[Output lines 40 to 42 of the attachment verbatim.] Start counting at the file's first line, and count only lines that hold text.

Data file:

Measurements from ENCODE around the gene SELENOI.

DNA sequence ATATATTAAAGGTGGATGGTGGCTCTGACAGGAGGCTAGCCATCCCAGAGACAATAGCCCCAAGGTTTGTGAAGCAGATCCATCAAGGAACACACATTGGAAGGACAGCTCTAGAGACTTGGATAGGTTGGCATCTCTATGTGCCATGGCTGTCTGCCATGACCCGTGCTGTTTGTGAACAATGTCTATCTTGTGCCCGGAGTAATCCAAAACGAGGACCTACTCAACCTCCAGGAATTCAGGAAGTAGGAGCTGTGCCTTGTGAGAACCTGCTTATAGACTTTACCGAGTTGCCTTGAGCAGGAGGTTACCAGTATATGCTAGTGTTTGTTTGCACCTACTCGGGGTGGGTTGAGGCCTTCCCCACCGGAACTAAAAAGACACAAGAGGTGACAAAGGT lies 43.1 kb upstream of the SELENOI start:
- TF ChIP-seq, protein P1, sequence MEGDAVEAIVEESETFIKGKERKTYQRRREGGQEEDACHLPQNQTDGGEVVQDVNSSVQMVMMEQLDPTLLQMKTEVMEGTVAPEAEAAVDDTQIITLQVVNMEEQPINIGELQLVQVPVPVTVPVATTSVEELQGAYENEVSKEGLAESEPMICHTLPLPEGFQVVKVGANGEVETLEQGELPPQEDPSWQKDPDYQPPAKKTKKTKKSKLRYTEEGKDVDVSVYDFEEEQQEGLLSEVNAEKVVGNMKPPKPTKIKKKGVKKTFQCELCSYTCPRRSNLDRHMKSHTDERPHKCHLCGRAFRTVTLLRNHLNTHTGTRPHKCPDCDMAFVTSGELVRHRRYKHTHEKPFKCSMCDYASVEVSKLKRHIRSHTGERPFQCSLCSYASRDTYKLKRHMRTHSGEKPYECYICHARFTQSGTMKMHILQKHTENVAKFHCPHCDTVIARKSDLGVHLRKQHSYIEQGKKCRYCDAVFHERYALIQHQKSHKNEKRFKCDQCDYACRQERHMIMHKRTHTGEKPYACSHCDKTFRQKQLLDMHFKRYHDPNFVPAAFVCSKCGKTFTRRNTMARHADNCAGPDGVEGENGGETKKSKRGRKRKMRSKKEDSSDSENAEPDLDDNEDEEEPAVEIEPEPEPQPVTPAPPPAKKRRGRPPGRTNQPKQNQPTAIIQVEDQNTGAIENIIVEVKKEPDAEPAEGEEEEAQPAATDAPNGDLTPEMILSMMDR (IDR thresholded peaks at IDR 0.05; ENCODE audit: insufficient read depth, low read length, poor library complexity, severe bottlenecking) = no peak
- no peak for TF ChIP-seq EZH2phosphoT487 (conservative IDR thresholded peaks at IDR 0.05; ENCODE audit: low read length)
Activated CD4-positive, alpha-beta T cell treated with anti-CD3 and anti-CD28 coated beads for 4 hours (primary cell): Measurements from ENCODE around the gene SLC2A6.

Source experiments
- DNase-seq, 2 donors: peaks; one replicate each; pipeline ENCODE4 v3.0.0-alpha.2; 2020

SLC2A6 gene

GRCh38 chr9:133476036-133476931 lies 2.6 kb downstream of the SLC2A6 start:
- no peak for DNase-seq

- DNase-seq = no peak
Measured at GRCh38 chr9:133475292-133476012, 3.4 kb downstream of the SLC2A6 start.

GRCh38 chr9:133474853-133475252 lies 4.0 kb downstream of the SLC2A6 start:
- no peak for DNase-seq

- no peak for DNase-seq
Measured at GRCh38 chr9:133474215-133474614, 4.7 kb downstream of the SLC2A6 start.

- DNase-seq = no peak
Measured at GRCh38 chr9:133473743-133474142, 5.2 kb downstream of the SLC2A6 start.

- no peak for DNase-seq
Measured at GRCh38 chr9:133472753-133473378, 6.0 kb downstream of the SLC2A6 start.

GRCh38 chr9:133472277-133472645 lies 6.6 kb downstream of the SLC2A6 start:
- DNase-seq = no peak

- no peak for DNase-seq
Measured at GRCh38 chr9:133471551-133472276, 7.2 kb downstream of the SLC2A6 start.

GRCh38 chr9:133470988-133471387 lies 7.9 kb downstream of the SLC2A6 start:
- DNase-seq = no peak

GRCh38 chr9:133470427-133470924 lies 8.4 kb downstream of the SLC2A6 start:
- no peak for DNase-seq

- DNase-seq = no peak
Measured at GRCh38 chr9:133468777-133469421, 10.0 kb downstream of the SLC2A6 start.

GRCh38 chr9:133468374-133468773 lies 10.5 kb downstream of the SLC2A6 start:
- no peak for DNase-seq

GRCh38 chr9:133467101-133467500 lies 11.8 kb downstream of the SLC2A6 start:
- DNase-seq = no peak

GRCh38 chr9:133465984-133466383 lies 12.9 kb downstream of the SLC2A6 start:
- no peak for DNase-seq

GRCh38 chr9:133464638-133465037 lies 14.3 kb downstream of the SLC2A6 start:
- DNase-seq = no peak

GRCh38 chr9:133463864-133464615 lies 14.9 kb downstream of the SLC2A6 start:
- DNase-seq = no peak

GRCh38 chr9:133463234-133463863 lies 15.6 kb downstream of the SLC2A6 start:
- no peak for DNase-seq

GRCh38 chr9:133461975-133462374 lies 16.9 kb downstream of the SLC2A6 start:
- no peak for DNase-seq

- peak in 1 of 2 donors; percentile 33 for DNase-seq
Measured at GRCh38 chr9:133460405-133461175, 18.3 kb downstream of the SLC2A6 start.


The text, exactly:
- DNase-seq = no peak

GRCh38 chr9:133463234-133463863 lies 15.6 kb downstream of the SLC2A6 start:
- no peak for DNase-seq